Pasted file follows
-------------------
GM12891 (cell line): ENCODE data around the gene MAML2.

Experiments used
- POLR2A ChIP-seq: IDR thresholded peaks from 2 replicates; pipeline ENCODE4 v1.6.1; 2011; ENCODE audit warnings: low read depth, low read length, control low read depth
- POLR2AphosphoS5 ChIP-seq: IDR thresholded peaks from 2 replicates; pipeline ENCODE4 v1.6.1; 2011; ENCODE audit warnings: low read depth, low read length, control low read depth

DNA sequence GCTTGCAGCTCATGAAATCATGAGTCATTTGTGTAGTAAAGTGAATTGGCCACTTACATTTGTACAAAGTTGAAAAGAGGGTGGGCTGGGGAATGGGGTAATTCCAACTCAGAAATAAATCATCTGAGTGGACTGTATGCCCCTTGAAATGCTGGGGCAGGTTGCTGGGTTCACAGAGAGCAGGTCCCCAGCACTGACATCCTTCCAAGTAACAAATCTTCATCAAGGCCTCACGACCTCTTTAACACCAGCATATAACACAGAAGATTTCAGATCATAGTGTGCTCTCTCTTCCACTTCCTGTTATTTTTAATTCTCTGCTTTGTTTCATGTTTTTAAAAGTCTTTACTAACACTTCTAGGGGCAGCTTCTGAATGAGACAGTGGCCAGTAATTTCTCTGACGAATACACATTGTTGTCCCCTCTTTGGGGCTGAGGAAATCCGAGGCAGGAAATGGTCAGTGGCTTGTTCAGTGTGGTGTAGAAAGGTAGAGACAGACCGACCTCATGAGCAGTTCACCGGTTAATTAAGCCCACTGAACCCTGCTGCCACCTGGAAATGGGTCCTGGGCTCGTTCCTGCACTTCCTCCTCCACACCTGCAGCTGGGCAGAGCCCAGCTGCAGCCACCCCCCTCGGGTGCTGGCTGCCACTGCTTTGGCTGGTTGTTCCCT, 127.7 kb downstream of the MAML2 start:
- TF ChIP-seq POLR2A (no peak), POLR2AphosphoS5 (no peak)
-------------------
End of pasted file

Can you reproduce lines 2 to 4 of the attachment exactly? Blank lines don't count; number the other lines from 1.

Experiments used
- POLR2A ChIP-seq: IDR thresholded peaks from 2 replicates; pipeline ENCODE4 v1.6.1; 2011; ENCODE audit warnings: low read depth, low read length, control low read depth
- POLR2AphosphoS5 ChIP-seq: IDR thresholded peaks from 2 replicates; pipeline ENCODE4 v1.6.1; 2011; ENCODE audit warnings: low read depth, low read length, control low read depth